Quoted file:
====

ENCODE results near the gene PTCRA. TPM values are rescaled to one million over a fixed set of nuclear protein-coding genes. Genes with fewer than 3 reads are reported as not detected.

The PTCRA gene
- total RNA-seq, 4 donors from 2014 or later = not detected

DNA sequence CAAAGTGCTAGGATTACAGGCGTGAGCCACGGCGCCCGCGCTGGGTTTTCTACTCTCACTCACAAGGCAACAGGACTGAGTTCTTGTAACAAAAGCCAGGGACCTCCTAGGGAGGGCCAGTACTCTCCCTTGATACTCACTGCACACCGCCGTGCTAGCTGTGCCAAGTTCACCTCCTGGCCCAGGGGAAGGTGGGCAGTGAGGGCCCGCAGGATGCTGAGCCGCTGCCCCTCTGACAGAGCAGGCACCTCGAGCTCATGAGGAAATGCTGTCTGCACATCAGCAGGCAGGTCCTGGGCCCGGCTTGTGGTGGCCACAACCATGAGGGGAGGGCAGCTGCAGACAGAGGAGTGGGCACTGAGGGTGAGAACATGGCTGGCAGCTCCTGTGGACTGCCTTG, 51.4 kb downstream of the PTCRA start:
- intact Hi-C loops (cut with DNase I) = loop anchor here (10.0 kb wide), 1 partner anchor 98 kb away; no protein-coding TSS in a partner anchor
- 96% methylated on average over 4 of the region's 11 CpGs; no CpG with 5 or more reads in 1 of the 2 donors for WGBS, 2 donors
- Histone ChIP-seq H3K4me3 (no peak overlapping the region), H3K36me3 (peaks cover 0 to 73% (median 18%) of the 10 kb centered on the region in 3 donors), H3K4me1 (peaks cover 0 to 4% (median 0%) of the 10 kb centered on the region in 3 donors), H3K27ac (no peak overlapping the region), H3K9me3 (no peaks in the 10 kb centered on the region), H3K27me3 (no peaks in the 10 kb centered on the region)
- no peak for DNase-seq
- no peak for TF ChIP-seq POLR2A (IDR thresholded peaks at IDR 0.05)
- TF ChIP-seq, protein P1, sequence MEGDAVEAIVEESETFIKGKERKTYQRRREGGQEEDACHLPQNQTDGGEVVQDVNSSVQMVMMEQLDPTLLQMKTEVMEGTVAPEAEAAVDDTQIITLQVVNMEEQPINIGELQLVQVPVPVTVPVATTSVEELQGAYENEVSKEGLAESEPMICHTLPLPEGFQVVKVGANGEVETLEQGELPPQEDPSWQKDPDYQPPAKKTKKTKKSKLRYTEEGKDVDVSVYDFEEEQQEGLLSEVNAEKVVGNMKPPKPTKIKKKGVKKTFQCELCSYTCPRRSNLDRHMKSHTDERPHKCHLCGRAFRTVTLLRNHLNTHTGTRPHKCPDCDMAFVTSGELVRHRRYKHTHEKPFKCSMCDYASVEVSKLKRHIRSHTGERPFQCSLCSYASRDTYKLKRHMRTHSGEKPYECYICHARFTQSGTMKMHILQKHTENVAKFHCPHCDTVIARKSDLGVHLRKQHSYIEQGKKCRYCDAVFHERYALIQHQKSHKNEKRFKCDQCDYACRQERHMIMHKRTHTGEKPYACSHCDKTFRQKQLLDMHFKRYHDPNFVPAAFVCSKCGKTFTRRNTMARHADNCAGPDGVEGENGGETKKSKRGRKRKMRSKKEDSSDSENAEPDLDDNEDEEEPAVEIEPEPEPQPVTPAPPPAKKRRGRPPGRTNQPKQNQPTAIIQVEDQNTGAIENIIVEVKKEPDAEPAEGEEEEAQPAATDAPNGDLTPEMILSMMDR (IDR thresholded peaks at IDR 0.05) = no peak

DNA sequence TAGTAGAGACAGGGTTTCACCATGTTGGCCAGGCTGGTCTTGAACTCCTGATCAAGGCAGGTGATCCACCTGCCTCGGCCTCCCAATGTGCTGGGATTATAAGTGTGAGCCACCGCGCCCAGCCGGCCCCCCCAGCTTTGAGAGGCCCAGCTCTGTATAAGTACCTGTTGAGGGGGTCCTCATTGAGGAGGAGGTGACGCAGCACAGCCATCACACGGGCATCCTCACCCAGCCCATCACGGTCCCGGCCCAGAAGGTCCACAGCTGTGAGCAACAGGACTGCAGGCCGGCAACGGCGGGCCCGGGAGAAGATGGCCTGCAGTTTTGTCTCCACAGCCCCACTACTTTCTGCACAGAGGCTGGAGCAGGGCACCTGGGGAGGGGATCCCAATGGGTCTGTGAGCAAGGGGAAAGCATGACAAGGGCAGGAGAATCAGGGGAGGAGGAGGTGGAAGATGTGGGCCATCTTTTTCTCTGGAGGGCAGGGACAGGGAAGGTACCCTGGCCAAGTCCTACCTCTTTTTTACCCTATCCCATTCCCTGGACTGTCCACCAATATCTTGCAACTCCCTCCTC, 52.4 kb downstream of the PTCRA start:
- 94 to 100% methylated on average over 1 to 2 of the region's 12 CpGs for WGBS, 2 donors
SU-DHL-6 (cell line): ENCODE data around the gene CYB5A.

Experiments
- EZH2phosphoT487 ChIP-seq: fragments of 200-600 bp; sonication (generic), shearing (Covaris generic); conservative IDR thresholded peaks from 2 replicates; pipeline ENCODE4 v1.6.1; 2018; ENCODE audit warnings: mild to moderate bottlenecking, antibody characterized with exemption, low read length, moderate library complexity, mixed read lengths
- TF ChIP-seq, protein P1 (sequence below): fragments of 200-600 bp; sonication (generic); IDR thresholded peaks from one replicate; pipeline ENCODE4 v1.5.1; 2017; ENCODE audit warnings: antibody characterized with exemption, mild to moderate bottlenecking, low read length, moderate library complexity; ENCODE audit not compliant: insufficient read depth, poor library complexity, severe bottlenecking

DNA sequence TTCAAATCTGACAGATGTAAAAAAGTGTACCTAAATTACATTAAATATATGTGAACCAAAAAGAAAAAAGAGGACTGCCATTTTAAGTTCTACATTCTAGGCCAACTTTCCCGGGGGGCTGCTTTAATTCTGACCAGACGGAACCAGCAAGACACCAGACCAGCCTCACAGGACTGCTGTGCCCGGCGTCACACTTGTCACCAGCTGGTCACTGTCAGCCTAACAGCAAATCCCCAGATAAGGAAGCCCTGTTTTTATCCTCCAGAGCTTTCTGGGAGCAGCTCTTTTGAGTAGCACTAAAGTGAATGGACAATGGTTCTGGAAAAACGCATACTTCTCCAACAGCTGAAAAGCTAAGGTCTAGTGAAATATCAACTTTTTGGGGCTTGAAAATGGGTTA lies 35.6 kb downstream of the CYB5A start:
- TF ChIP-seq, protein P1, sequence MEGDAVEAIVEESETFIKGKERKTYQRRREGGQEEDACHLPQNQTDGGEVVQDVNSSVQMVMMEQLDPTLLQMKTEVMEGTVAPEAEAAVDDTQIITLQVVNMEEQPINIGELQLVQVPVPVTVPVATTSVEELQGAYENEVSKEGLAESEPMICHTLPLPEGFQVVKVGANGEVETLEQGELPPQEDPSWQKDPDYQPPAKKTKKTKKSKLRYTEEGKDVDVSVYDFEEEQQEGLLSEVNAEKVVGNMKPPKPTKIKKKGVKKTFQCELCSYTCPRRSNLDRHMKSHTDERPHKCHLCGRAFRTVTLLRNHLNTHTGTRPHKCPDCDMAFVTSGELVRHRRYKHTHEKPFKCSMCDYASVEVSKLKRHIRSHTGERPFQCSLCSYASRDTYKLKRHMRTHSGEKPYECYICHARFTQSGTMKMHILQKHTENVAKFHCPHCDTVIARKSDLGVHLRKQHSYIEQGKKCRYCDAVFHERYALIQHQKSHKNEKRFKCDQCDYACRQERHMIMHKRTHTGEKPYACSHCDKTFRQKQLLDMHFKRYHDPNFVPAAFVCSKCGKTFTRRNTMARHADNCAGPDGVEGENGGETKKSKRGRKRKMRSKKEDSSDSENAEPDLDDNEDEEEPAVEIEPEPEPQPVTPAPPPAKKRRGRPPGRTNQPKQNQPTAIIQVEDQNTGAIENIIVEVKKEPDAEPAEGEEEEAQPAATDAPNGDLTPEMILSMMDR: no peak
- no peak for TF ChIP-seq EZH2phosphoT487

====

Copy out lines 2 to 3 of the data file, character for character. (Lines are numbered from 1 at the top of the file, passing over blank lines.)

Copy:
The PTCRA gene
- total RNA-seq, 4 donors from 2014 or later = not detected